Organon & Company (OGN) was recently spun off from Merck. It specializes in patented women’s healthcare products and biosimilars, and also has a portfolio of mostly off-patent treatments. Organon will produce better internal growth with some boost through smart yet modest-sized acquisitions. It may eventually divest its Established Brands segment. The management and board appear capable, the company produces robust free cash flow, has modestly elevated debt and will pay a reasonable dividend. Investors have ignored the company, but we believe that Organon will produce at least stable and large free cash flows with a reasonable potential for growth. At our initial recommendation, the stock traded at a highly attractive 4x earnings.

There was no significant company-specific news in the past week.

OGN shares fell 3% in the past week and have about 44% upside to our 46 price target (using the same target as the Cabot Turnaround Letter). The shares continue to trade at a remarkably low valuation while offering an attractive 3.5% dividend yield. BUY

Sensata Technologies (ST) is a $3.8 billion (revenues) producer of nearly 47,000 highly engineered sensors used by automotive (60% of revenues), heavy vehicle, industrial and aerospace customers. About two-thirds of its revenues are generated outside of the United States, with China producing about 21%. Investors undervalue Sensata’s durable franchise. Its sensors are typically critical components that generally produce high profit margins. As the sensors’ reliability is vital to safely and performance, customers are reluctant to switch to another supplier that may have lower prices but also lower or unproven quality. Sensata has an arguably under-leveraged balance sheet and generates healthy free cash flow. The relatively new CEO will likely continue to expand the company’s growth potential through acquisitions. Electric vehicles are an opportunity as they expand Sensata’s reachable market.

There was no significant company-specific news in the past week.

ST shares fell 3% in the past week to about 4% below their all-time high. Until their earnings report, there is little reason for the shares to fully escape the downturn in nearly all technology shares. The shares have about 21% upside to our 75 price target. BUY

Disclosure:The chief analyst of the Cabot Undervalued Stocks Advisor personally holds shares of every recommended security, except for “New Buy” recommendations. The chief analyst may purchase or sell recommended securities but not before the fourth day after any changes in recommendation ratings has been emailed to subscribers. “New Buy” recommendations will be purchased by the chief analyst as soon as practical following the fourth day after the newsletter issue has been emailed to subscribers.

Growth/Income Portfolio
Stock (Symbol)Date AddedPrice Added1/18/22Capital Gain/LossCurrent Dividend YieldPrice TargetRating
Bristol-Myers Squibb (BMY)04-01-2054.8264.8918.4%3.3%78.00Buy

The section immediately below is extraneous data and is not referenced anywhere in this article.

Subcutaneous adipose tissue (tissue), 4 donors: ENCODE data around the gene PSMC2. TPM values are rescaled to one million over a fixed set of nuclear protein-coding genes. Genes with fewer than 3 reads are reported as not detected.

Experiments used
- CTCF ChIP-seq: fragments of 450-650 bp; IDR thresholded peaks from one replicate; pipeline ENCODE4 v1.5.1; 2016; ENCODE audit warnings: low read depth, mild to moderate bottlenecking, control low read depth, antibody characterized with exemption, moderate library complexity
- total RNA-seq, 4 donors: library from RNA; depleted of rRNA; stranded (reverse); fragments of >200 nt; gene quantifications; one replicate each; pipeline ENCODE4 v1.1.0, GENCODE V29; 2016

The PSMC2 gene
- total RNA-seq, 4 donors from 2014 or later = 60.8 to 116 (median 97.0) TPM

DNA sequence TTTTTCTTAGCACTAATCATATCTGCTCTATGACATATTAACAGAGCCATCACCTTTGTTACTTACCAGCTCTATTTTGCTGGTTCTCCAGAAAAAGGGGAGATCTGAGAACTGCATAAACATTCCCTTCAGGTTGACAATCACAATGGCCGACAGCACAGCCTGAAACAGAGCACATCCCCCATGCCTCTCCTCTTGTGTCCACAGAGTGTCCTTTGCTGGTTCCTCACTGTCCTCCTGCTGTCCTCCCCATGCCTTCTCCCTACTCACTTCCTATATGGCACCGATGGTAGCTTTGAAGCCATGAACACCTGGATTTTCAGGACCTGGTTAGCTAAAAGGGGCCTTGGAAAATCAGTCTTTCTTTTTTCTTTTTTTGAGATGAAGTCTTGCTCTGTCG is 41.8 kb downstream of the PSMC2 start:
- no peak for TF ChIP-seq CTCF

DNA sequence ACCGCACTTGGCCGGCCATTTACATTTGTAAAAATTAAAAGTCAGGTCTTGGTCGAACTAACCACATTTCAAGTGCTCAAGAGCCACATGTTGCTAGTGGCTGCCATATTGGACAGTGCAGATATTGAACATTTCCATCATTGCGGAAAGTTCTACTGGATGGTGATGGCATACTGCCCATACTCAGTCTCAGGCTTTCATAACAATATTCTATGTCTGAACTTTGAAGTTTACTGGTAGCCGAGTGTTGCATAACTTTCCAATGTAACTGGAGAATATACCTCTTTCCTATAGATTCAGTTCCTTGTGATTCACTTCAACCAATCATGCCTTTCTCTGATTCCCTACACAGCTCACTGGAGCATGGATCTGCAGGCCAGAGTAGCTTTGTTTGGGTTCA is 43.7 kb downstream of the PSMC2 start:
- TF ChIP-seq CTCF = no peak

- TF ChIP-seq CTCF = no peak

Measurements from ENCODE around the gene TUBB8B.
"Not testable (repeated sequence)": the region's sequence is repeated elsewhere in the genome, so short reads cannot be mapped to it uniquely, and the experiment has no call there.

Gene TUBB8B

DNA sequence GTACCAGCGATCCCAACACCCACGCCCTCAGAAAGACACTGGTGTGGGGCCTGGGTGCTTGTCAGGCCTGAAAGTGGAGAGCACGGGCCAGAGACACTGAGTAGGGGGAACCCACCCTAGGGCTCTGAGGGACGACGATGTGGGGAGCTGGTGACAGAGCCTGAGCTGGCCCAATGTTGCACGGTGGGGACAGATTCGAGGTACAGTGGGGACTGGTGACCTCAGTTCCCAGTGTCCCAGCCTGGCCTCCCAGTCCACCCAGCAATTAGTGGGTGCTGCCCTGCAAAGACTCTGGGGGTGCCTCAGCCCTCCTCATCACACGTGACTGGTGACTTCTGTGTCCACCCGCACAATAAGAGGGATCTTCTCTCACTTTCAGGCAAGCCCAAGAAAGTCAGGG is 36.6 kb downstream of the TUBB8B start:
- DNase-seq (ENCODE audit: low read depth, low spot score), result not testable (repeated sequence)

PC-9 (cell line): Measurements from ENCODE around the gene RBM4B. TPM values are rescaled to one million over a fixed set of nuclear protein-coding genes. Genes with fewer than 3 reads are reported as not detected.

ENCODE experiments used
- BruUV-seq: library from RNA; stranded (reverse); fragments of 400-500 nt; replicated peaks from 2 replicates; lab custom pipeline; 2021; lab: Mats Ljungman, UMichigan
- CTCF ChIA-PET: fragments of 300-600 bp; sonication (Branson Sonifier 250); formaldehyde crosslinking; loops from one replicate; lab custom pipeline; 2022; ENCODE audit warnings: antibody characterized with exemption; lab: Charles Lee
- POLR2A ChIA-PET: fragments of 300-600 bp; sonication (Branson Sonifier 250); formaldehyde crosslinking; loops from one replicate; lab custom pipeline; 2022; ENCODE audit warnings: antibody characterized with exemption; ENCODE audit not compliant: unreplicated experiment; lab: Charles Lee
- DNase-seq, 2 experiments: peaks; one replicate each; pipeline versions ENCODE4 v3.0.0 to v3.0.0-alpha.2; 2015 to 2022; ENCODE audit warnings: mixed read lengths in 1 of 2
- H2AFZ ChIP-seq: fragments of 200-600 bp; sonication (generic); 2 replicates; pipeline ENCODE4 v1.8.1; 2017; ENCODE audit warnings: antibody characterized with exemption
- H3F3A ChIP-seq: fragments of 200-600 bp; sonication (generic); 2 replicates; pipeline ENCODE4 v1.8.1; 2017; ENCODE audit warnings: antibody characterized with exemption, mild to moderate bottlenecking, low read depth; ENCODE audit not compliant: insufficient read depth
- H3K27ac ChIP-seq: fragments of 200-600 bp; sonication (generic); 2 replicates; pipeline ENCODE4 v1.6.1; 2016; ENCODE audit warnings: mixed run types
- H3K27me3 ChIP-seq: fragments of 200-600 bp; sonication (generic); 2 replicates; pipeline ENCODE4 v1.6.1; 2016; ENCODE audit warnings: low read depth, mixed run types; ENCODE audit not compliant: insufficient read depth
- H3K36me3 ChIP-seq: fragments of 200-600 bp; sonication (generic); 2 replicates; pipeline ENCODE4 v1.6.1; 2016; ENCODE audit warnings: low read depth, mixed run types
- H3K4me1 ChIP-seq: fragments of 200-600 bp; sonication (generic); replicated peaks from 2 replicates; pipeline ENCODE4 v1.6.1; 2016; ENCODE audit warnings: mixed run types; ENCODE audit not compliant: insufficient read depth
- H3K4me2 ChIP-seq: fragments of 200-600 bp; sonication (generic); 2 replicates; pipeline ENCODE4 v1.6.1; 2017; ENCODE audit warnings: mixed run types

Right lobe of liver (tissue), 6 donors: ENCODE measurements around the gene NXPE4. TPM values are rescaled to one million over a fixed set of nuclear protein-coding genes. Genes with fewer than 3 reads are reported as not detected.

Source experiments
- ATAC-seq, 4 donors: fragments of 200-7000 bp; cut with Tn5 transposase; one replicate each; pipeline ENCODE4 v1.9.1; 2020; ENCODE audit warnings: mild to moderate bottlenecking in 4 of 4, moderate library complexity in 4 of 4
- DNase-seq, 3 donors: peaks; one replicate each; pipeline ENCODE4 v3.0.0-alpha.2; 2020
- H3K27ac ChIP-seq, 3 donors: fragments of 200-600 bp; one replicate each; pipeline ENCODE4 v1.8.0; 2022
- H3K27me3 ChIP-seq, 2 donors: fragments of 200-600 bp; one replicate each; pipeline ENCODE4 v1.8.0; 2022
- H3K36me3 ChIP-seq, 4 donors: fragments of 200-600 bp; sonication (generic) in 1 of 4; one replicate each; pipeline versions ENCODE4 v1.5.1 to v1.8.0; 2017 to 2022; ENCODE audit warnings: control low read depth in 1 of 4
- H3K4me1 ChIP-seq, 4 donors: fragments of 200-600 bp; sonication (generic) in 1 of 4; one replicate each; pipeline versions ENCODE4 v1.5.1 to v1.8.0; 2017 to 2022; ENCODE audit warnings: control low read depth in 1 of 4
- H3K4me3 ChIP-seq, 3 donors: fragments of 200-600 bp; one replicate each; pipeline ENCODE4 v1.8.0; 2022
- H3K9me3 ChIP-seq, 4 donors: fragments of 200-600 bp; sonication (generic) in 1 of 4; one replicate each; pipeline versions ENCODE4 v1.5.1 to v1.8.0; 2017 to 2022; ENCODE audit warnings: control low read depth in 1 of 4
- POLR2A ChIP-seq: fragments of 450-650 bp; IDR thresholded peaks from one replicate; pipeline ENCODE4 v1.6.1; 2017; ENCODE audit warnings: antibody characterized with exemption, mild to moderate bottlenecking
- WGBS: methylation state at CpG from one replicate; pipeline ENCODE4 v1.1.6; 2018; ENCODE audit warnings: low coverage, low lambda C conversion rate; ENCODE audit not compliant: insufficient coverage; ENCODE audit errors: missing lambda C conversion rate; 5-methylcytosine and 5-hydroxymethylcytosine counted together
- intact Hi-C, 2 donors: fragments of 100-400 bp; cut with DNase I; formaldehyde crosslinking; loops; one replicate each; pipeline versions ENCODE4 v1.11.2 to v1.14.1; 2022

Cisco Systems (CSCO)11-18-2041.3259.7344.6%2.4%66.00Buy
Coca-Cola (KO)11-11-2053.5860.9013.7%2.7%64.00Buy
Dow Inc (DOW) *04-01-1953.5060.2012.5%4.7%78.00Buy
Merck (MRK)12-9-2083.4781.54-2.3%3.4%99.00Buy
Buy Low Opportunities Portfolio
Stock (Symbol)Date AddedPrice Added1/18/22Capital Gain/LossCurrent Dividend YieldPrice TargetRating
Arcos Dorados (ARCO)04-28-215.415.410.0%7.50Buy
Aviva (AVVIY)03-03-2110.7512.0712.3%5.1%14.00Buy
Barrick Gold (GOLD)03-17-2121.1318.56-12.2%1.9%27.00Buy
Citigroup (C)11-23-2168.1065.30-4.1%3.1%85.00Buy
ConocoPhillips (COP)9-24-2165.0287.5134.6%2.1%89.00Buy
Molson Coors (TAP)08-05-2036.5351.6541.4%2.6%69.00Buy
Organon (OGN)06-07-2131.4232.072.1%3.5%46.00Buy
Sensata Technologies (ST)02-17-2158.5762.576.8%75.00Buy

*Note: DOW price is based on April 1, 2019 closing price following spin-off from DWDP.

Buy – This stock is worth buying.
Strong Buy – This stock offers an unusually favorable risk/reward trade-off, often one that has been rated as a Buy yet the market has sold aggressively for temporary reasons. We recommend adding to existing positions.
Hold – The shares are worth keeping but the risk/return trade-off is not favorable enough for more buying nor unfavorable enough to warrant selling.
Sell – This stock is approaching or has reached our price target, its value has become permanently impaired or changes in its risk or other traits warrant a sale.

Note for stock table: For stocks rated Sell, the current price is the sell date price.

CUSA Valuation and Earnings
Growth/Income Portfolio
Current 2022
EPS Estimate
Current 2023
EPS Estimate
Change in
2022 Estimate
Change in
2023 Estimate
P/E 2022P/E 2023
BMY 64.28 7.89 8.190.0%0.0% 8.1 7.8
CSCO 59.88 3.42 3.680.0%0.0% 17.5 16.3
KO 60.83 2.43 2.600.0%0.0% 25.0 23.4
DOW 60.25 6.32 6.441.0%1.6% 9.5 9.4
MRK 81.27 7.24 7.230.0%0.0% 11.2 11.2
Buy Low Opportunities Portfolio
Current 2022
EPS Estimate
Current 2023
EPS Estimate
Change in
2022 Estimate
Change in
2023 Estimate
P/E 2022P/E 2023
ARCO 5.46 0.30 0.370.0%0.0% 18.2 14.7
AVVIY 12.00 1.24 1.35-2.1%0.0% 9.7 8.9
GOLD 18.78 1.13 1.13-0.7%-1.4% 16.6 16.6
C 65.64 7.84 8.460.0%0.0% 8.4 7.8
COP 87.30 8.32 7.482.8%5.5% 10.5 11.7
TAP 51.86 4.08 4.340.0%-0.2% 12.7 11.9
OGN 31.88 5.90 6.02-0.5%0.0% 5.4 5.3
ST 62.17 4.07 4.69-0.2%-0.4% 15.3 13.3

Current price is yesterday’s mid-day price.
CSCO: Estimates are for fiscal years ending in July. Current price is yesterday’s mid-day price.